York City Council members are getting ready to talk about the practice of ‘booting’ cars. Not for unpaid parking tickets, but for people who are illegally parking.
“Private parking garages had people coming in and not paying. They would get a ticket from that private company, but that private company isn’t really able to enforce that, unless they take the person to court. So they were losing out and not seeing people respect their parking garage. So they decided to go with the booting,” said York City Council Member Michael Helfrich.
‘Booting’ is more common in larger cities, but recently has started showing up in York. A number of private companies contracted services for ‘booting’ as an alternative to towing.
‘Booting’ involves using a clamp device on the wheel of a vehicle to prevent it from moving. Owners of booted vehicles must pay a $75 fee to have the device removed.
Currently, towing companies must follow an ordinance and pay yearly fees to operate in the city. But, state law and city ordinances do not regulate or even mention ‘booting.’
Michael Darrah, owner of Darrah’s Automotive & Recycling Inc. wants to see a level playing field. “They regulated the towing companies as for what they can do and we need to have a level playing field. If booting is going to be allowed in the city in the ordinance then all of the companies should be allowed to do it,” said Michael Darrah. “The regulations should be for everybody not just for the towing companies. If booting is going to be permitted then it needs to be licensed and regulated just the same as the towing. Because it is pretty much no difference other than the vehicle doesn’t move.”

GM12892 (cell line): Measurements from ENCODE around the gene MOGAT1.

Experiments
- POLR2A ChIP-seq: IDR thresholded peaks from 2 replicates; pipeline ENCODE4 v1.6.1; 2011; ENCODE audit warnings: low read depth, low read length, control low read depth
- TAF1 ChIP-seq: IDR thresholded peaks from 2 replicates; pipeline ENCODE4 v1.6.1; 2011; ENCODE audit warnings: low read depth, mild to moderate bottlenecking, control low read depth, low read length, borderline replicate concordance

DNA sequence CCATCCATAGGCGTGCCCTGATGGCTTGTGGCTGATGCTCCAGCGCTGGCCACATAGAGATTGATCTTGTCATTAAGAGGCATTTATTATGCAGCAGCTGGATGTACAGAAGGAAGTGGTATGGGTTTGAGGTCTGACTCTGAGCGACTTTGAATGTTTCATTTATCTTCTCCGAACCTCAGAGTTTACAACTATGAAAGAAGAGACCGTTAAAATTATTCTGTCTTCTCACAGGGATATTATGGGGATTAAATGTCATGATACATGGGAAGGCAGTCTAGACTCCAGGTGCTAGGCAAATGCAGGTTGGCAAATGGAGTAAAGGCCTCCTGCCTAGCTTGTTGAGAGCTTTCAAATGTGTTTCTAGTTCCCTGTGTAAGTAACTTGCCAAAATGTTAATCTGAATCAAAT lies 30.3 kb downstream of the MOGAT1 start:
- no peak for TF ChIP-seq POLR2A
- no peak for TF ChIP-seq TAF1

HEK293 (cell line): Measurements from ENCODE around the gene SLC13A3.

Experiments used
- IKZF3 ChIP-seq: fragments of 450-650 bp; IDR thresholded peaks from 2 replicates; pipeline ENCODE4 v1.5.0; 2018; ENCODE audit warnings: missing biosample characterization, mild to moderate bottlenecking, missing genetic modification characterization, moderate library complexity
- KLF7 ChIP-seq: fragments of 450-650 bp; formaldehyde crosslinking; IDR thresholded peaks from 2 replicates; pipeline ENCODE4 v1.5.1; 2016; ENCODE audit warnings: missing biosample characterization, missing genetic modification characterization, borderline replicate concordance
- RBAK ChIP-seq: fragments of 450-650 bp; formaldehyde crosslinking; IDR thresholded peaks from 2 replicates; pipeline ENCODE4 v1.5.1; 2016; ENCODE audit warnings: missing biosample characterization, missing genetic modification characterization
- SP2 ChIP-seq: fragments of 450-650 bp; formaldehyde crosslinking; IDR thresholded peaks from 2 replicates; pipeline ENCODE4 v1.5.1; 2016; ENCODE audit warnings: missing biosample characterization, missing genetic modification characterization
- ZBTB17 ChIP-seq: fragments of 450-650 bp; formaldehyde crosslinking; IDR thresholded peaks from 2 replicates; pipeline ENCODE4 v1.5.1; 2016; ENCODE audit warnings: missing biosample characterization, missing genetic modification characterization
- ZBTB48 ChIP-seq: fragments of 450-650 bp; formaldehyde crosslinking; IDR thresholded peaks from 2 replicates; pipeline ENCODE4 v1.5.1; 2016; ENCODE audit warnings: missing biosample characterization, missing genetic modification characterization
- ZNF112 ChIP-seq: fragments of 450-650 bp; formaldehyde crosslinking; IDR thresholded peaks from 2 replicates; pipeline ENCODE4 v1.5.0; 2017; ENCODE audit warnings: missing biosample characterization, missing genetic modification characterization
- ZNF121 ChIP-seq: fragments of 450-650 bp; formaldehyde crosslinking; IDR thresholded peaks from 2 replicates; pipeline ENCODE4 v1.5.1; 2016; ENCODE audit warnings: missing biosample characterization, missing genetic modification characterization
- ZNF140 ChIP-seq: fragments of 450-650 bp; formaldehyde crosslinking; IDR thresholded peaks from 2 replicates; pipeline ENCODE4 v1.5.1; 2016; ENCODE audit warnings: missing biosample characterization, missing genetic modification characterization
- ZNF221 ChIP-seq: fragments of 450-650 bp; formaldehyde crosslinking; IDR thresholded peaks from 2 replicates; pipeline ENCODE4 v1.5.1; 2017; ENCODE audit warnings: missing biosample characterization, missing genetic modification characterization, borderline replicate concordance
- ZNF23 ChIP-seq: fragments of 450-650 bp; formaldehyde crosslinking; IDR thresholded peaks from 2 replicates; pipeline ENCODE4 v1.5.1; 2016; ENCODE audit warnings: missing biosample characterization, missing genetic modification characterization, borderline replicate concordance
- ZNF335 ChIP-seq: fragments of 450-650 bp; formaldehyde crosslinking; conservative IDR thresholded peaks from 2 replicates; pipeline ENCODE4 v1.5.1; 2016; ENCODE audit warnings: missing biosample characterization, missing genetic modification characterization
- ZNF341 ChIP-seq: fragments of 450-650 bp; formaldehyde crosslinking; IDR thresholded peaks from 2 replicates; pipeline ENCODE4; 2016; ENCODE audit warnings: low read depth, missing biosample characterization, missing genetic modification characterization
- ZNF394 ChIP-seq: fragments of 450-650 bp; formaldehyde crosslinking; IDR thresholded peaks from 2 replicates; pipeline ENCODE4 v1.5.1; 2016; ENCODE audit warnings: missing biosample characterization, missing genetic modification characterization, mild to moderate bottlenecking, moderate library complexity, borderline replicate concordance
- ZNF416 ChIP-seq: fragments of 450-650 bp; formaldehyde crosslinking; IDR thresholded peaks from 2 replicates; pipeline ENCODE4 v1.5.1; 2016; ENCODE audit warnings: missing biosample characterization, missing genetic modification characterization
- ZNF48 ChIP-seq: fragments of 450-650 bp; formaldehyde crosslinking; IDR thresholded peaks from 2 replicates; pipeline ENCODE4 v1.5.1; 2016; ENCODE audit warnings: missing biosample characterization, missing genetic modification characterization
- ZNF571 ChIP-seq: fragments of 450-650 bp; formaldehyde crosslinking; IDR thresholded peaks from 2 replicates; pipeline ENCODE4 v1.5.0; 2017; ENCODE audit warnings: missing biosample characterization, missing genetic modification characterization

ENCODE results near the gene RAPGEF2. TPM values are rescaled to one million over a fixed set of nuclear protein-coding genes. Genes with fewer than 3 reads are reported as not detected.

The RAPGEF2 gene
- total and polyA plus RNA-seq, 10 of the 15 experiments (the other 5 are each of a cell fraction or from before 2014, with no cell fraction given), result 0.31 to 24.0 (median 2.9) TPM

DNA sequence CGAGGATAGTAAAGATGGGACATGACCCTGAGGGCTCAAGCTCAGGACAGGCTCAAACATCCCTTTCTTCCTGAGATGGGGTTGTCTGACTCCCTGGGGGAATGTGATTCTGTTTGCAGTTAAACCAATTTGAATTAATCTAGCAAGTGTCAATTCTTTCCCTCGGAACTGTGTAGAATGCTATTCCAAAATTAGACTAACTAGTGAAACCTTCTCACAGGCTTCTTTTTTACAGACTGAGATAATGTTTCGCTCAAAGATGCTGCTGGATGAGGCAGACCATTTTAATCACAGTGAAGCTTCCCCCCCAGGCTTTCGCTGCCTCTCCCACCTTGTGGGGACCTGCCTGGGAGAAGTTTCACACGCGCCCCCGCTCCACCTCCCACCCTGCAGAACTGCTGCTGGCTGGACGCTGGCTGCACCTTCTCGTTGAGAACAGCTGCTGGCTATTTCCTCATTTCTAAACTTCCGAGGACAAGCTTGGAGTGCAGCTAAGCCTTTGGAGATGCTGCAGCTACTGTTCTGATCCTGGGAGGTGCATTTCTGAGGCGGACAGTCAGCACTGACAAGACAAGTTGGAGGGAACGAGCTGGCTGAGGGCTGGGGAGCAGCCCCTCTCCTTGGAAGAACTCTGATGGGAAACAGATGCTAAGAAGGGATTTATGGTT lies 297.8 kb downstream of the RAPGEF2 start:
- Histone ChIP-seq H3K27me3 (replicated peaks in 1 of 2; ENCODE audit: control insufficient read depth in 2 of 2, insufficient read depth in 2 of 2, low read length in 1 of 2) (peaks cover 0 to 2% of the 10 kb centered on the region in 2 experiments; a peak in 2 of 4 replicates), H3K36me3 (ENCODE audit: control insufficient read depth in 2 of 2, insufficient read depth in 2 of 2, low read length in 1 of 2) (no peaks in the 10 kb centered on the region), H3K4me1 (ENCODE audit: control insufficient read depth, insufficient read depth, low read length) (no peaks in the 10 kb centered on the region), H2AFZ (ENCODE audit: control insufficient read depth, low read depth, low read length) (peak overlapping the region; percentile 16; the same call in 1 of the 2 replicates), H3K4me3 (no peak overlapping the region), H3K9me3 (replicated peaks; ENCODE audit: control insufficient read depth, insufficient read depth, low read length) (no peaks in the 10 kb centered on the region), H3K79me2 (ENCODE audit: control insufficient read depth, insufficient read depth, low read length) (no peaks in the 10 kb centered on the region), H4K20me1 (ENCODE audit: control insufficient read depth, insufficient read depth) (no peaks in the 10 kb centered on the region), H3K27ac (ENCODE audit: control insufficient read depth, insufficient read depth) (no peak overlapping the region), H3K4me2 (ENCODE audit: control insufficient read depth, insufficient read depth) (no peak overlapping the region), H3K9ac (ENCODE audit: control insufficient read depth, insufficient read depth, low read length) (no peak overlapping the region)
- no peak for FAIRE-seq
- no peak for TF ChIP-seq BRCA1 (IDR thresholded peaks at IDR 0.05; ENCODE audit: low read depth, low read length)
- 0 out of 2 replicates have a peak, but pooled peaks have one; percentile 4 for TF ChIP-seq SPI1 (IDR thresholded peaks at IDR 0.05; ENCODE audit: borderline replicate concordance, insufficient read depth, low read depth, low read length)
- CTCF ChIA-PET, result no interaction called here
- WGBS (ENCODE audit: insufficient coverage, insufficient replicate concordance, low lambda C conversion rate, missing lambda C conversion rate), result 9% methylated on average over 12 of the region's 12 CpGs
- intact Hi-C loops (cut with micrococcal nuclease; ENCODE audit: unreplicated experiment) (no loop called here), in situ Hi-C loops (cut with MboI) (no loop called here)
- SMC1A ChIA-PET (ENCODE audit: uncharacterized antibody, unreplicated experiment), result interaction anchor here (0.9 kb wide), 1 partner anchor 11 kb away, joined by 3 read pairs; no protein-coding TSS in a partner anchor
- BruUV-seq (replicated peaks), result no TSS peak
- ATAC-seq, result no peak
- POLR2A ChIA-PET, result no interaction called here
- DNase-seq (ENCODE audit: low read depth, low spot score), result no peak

Brandon Marquette owns Parking Lot Services LLC. which boots cars in the city. He says towing and booting are different and should be treated as such. “Towing and booting are completely different. Potential violators coming and seeing a booted vehicle, along with the posted signs, might deter them from continuing to fill up more available parking spaces for the wrong reasons,” said Brandon Marquette. “Tow truck companies are required to follow a 15 minute grace period. Well with us, if we boot a car and we have to give them 15 minutes to return, for example, if it’s an employee of the private property, and they come back from lunch and a violator is in their parking space, who pays that employee for the fifteen minutes they are waiting for their car to be moved?”
“If their car was towed it leaves you with the suspicion of the unknown. First being, did my car get stolen? Where is it, when was it took, and what happened? And if they were in the judicial center and no cell phones are allowed in, then they have no means of contacting them to help them in that process,” said Marquette.
York City Council will begin discussions on a proposed ordinance that would place regulations on towing companies and booting companies, on Wednesday. A meeting will be held Wednesday at 6 p.m. at City Hall on South George Street. Public comment is welcome.